My recent post on the conclusion of the Canadian Judicial Council (CJC) Inquiry into the Douglas Inquiry urged for a better and clearer articulation of the reasons for removal of federally-appointed judges from office. After realizing late that a procedure in the hands of her judicial colleagues was in fact a runaway train, the former Associate Chief Justice of the Court of Queen’s Bench of Manitoba (Family Division) had only way out: jumping off.
To honour this good public servant, driven out of office without any charges proven or even well articulated against her, the legal community must ask whether the governing statute itself failed her.
why an inquisitorial justice model?
A bird’s-eye view of the CJC’s process (more particularly set out in sections 63-66 of the federal Judges Act) reveals it is almost a pure inquisitorial model that is foreign to Canadian justice and is no longer in use in countries where it was once prevalent. In the CJC process, the committee of inquiry is both investigator and court of public record. The committee then reports findings to the whole CJC, which convenes like an ecclesiastical* conclave. The only process that resembles a trial occurs at a public hearing of the Inquiry Committee. Thus, the committee becomes the de facto trial court.
One can therefore see how both “sides” of the dispute lawyer-up from day one of the Inquiry Committee process and thus intensely burn through legal work. The reason? The committee is fact-finding from day one, meaning it is a non-stop trial court. The predictable but unintended consequence of this is spiralling cost – reported to have been $3 million in the Douglas Inquiry, a figure that does not include the cost of lawyers for parties outside of judge Douglas and the Inquiry Committee.
Compare this even to a high-profile employment termination case in the civil courts. Where preliminary steps are held out of court or before judicial officers disqualified from presiding at trial, there is less intensity compared to the trial, where the “On Air” light comes on and the lawyers are working 24/7. Where every step is part of a trial from day one, the cost and the toll on the litigant cannot be anything but staggering.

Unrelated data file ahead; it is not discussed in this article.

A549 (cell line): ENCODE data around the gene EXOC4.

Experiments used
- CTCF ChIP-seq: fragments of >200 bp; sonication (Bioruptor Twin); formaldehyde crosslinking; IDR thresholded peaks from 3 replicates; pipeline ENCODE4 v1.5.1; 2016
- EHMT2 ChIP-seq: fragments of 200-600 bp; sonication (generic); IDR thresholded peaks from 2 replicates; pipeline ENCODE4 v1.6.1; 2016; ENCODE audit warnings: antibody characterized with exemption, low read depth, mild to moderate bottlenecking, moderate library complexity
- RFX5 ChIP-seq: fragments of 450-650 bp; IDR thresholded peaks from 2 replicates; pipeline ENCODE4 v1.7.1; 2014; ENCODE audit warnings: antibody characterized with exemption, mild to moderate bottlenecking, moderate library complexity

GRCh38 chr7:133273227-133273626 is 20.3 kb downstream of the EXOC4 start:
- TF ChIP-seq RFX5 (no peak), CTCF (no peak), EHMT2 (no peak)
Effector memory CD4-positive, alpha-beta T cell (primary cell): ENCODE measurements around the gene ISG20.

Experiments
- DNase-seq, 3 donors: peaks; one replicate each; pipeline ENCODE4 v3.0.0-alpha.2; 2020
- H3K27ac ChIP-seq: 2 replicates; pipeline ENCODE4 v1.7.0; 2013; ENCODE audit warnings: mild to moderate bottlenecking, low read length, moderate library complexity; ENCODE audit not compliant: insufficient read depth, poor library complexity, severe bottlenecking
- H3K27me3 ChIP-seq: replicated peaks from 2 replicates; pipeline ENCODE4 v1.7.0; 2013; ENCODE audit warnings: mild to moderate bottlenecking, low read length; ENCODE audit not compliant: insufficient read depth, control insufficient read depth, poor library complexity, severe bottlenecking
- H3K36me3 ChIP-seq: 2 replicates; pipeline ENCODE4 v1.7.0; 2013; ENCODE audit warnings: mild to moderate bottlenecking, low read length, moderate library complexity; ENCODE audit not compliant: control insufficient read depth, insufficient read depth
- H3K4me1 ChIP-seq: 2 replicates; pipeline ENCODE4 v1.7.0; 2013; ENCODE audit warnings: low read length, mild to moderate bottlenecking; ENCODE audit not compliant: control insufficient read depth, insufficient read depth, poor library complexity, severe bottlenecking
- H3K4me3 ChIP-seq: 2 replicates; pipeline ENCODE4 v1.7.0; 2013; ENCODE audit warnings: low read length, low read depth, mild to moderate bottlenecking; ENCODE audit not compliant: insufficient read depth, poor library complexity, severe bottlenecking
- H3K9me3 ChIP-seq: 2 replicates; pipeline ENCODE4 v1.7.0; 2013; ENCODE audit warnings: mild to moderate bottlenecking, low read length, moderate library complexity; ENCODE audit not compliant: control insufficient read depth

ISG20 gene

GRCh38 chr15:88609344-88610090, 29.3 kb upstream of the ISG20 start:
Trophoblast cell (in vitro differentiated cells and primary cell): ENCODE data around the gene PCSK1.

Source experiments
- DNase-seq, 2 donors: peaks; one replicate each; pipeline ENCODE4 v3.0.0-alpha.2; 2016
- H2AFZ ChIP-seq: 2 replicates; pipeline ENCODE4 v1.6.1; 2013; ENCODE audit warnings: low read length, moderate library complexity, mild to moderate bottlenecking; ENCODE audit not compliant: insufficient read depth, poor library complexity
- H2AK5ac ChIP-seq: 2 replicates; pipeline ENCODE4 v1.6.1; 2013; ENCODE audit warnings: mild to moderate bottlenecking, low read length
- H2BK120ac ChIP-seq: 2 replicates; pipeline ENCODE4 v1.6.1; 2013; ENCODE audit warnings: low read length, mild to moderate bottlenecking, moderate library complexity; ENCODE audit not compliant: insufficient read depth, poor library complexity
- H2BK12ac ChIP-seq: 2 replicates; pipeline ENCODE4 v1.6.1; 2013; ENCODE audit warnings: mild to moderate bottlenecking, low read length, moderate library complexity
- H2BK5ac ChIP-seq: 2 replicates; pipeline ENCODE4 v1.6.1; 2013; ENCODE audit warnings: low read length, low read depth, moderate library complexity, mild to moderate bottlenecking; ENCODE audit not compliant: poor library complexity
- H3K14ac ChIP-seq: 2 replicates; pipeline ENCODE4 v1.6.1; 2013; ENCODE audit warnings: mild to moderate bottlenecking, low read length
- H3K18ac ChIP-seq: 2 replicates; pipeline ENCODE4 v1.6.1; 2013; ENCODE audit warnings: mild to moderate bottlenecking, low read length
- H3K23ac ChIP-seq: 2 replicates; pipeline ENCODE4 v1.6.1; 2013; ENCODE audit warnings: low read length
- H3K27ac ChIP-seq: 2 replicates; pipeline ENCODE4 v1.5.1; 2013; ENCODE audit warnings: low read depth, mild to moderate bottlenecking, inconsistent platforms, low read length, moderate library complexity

whose burden of proof?
Judicial historians may also recall that one of the cornerstones of the inquisitorial model is the tactical burden of proof on the accused. This is a structural manifestation as much as a historical one: an inquisitor’s purpose is to ask, not to prove; so a burden settles by default with the accused. This indeed became a factor during the course of the original Inquiry Committee in the Douglas matter. Proving one’s innocence, even in a dubious case like this, will always be more onerous and expensive than instilling reasonable doubt in a trier of fact.
The provisions in the Judges Act do not refer to a burden. Structurally and substantively, the Judges Act imposes a psychological burden on the accused to prove innocence. If one observes the way the Inquiry Committee approached its task, especially in ruling that viewing the images of Douglas’ body were relevant and necessary to the process, there was a heavy emphasis on the institutional standing of the courts. This statutory criterion is obviously integral to the legal standard that judges must behave in a manner that commands public respect.
As I argued previously, the preoccupation with depictions of Douglas’ body as obscenity blinded the committee to the real peril to judicial integrity the images posed, i.e. as fodder for blackmail.
Quite rightly, the CJC process is intended to protect public confidence in the institution. To the extent that this conflicts with the legal rights of a judge accused of incapacity or wrongdoing, the conflict is not bias but purpose. Can we see in the statutory architecture the reason why the conflict exists?
the cjc as hr department
The root of the conflict is the adoption of an analogy to employment law that is patently inappropriate. An inquiry committee conducts fact-finding, with input from the employee under scrutiny, and prepares a report. (As the original independent counsel for the committee found, as disclosed in correspondence with the CJC, the inquiry train kept veering to one side and ‘independent’ did not necessarily mean ‘impartial.’) After an inquiry has been completed, the statute provides that the CJC shall report its conclusions and submit the record of the inquiry or investigation to the Minister of Justice.